Nick Kolakowski writes "Here are the lessons imparted by Dave Eggers' The Circle, his new novel about the rise of a fictional technology company clearly modeled on Google or Facebook: 1) Sharing content with people online is a poor substitute for having real-life experiences with, like, kayaking and family gatherings and drinking and stuff. 2) Unless stopped, companies that build social-networking tools will create increasingly intrusive software. 3) The only sure way to stay sane in our increasingly interconnected (Eggers would say over-connected) world is to drive at high speed off a bridge." Read below for the rest of Nick's review.
The book's eponymous tech firm earns untold billions of dollars off the Unified Operating System, a portal through which virtually the entire world accesses the broader Web. The OS bans anonymous identities; all social information is posted out there for anyone to peruse; currencies such as Bitcoin have been discarded in favor of online banking accounts irrevocably linked to real identities. The Circle itself is headquartered in the Bay Area, on a playful campus that caters to its employees’ every material whim, so long as they're willing to work twenty-plus hours a day.
That the world would accept something like the Circle’s omnipresent software without debate, of course, is the most far-fetched of the book’s assumptions. But Eggers needs that exaggerated scenario to support his larger theme of how we’re slowly but surely letting our privacy slip away from us in exchange for digital baubles, and how online interactions—clicking "Likes," viewing posts—is an imperfect substitution for real life. As one of his characters (who acts as the doomed Voice of Reason) states early on:
“Judgments like ‘like’ and ‘dislike’ and ‘smiles’ and ‘frowns’ were limited to junior high. Someone would write a note and it would say, ‘Do you like unicorns and stickers?’ and you’d say, ‘Yeah, I like unicorns and stickers! Smile!’ That kind of thing. But now it’s not just junior high kids who do it, it’s everyone, and it seems to me sometimes that I’ve entered some inverted zone, some mirror world where the dorkiest shit in the world is completely dominant. The world has dorkified itself.”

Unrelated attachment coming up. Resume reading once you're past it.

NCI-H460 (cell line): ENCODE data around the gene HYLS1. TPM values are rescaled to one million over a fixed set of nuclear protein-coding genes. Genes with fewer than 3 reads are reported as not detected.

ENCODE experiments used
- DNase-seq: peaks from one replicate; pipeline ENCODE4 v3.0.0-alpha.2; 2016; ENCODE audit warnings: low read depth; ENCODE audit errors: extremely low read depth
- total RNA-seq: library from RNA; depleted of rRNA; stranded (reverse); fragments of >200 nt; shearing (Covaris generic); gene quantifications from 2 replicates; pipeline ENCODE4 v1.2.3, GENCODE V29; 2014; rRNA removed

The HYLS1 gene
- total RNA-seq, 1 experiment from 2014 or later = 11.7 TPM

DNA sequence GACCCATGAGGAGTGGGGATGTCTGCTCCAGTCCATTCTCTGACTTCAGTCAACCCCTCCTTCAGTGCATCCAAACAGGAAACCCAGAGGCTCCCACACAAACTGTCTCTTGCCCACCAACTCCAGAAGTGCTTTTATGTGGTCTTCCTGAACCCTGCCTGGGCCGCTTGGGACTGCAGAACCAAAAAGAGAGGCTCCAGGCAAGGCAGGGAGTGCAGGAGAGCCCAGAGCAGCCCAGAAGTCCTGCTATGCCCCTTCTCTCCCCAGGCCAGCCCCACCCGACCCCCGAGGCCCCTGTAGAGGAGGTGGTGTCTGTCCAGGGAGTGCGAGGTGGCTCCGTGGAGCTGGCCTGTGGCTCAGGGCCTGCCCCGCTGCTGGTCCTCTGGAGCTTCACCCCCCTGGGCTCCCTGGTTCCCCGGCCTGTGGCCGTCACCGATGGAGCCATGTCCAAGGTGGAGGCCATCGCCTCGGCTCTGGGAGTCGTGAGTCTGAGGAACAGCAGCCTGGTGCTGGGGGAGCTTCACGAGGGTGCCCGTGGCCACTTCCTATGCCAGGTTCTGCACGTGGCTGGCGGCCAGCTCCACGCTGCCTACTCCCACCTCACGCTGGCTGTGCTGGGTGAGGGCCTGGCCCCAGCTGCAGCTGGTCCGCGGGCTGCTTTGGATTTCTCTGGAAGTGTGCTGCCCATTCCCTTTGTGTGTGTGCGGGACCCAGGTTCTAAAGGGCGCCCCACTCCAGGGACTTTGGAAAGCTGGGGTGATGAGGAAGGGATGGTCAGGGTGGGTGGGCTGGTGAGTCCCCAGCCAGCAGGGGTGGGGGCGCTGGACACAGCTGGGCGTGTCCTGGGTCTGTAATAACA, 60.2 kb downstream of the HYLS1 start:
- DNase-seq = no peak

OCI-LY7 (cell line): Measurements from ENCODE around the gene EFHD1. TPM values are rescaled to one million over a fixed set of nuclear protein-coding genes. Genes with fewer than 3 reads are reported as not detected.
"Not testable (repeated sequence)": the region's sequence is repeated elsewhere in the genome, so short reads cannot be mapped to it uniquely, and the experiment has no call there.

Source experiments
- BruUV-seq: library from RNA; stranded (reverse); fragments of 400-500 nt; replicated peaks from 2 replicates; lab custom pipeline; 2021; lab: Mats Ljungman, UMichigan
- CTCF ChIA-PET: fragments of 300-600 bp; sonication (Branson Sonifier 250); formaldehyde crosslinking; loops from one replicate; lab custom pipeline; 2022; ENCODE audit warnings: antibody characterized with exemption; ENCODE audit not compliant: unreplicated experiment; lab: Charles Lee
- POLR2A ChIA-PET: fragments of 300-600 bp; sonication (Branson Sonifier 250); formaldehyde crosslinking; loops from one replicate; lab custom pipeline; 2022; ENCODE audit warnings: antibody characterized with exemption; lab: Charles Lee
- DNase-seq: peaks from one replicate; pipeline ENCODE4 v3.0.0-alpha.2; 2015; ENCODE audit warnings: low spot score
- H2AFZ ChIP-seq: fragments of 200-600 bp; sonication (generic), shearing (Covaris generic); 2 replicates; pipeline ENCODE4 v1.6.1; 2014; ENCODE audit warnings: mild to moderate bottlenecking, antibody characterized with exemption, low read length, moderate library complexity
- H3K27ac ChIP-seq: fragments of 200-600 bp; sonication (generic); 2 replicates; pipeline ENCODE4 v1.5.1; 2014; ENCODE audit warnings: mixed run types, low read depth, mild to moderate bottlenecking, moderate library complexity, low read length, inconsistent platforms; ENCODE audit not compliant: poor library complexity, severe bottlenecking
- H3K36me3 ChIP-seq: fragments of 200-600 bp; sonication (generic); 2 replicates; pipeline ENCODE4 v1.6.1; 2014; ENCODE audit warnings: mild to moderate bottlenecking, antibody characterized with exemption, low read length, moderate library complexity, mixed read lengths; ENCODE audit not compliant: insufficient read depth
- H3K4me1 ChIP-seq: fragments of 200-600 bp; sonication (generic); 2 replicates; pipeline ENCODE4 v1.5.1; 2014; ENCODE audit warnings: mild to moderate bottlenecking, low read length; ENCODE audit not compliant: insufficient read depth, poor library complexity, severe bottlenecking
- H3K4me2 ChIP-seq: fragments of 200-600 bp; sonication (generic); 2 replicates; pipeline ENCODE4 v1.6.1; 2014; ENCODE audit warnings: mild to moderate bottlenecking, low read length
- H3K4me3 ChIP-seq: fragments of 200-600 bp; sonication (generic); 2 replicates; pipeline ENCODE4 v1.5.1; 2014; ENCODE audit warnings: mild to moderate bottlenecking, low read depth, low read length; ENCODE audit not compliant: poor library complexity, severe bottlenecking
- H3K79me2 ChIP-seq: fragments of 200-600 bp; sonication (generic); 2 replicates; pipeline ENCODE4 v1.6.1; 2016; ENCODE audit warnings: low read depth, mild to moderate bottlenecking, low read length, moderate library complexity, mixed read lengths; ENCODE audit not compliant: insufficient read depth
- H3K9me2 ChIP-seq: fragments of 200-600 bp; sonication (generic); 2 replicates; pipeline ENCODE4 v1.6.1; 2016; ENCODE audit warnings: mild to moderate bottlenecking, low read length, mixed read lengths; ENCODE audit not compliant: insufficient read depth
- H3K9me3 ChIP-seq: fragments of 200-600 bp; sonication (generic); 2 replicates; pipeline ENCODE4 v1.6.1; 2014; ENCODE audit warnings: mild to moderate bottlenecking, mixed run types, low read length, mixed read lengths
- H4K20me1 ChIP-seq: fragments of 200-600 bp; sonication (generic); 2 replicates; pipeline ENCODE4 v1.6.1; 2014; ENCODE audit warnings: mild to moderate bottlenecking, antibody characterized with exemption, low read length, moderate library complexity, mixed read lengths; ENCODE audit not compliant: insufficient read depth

The Circle’s employees, of course, have little problem with that world (until the end, of course, when another major character attempts to bring the whole system crashing down). Even if Eggers gets the technology wrong, in order to service his broader point, he perfectly nails the spirit of hubris and incessant self-congratulation that’s gripped many startups and tech behemoths in this era of easy VC money, huge app audiences, and massive acquisitions. That bit of software that makes all the world’s information easily accessible, he’s whispering in the background, is totally missing the point of what constitutes a real, lived-in existence.
In other words, The Circle isn’t much of a cautionary tale for the broader world, as no single commercial firm will ever (hopefully) eradicate our privacy to the degree that the company and its characters accomplish in the novel (although it’s clear that some tech giants will do their level best). But on another level, the text can still act as a cautionary tale to the current generation of developers and entrepreneurs” who think their software will effortlessly change the world for the better.